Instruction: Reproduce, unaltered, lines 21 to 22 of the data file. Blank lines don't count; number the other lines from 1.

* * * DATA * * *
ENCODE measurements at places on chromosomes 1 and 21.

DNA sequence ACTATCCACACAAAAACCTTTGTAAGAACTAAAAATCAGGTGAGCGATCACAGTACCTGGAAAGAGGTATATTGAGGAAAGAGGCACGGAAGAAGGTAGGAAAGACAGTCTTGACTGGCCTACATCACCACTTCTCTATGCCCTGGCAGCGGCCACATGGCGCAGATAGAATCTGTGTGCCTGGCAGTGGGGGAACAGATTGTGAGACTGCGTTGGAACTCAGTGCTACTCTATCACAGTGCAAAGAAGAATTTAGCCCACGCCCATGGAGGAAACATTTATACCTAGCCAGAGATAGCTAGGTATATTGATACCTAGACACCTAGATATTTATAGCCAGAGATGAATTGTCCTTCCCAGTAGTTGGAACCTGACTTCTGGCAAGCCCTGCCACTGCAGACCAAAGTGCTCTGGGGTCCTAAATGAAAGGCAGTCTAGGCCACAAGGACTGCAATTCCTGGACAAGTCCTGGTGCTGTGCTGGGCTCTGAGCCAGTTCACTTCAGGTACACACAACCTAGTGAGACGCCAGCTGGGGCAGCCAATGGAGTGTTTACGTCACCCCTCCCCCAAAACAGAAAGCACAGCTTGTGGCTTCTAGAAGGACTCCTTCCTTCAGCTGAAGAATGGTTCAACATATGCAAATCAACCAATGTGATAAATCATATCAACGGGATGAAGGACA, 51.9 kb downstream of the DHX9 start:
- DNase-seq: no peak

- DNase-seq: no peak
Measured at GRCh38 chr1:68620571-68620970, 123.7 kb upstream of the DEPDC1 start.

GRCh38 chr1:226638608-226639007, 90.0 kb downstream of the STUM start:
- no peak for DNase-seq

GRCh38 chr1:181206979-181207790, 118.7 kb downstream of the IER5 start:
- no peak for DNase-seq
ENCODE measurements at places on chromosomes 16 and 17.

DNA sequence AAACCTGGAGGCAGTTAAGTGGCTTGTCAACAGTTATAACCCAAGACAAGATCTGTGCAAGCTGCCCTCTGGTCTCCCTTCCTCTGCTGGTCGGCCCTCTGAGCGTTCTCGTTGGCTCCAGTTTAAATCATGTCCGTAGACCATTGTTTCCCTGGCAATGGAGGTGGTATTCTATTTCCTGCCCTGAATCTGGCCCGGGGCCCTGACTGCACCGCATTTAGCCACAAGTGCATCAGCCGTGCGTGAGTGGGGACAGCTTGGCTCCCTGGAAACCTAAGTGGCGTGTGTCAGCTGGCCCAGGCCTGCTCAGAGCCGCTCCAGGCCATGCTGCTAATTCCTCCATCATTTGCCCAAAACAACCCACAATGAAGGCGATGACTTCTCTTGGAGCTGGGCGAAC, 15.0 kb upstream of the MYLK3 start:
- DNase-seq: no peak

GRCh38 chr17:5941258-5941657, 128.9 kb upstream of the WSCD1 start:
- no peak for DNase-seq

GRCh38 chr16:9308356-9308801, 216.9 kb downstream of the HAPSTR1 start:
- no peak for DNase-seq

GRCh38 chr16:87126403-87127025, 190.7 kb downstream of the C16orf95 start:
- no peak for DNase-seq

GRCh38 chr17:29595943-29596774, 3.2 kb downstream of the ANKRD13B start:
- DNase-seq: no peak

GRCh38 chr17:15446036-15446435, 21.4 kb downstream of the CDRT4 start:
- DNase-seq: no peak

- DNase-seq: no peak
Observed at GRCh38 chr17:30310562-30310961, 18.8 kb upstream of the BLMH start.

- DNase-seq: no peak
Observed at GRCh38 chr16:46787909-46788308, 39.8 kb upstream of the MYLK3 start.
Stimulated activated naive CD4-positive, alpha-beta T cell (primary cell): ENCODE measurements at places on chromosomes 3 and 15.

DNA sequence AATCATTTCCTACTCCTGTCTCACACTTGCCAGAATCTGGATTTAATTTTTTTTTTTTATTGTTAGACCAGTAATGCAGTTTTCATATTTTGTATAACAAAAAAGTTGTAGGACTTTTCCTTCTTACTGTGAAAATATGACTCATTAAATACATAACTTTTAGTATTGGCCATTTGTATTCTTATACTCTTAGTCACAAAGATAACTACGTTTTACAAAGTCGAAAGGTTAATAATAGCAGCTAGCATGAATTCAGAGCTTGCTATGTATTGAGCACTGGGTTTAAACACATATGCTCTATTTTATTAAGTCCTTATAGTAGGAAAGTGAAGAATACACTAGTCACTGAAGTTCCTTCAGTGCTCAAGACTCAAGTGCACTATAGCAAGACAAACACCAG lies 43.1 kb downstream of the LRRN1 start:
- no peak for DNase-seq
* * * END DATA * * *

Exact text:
GRCh38 chr17:15446036-15446435, 21.4 kb downstream of the CDRT4 start:
- DNase-seq: no peak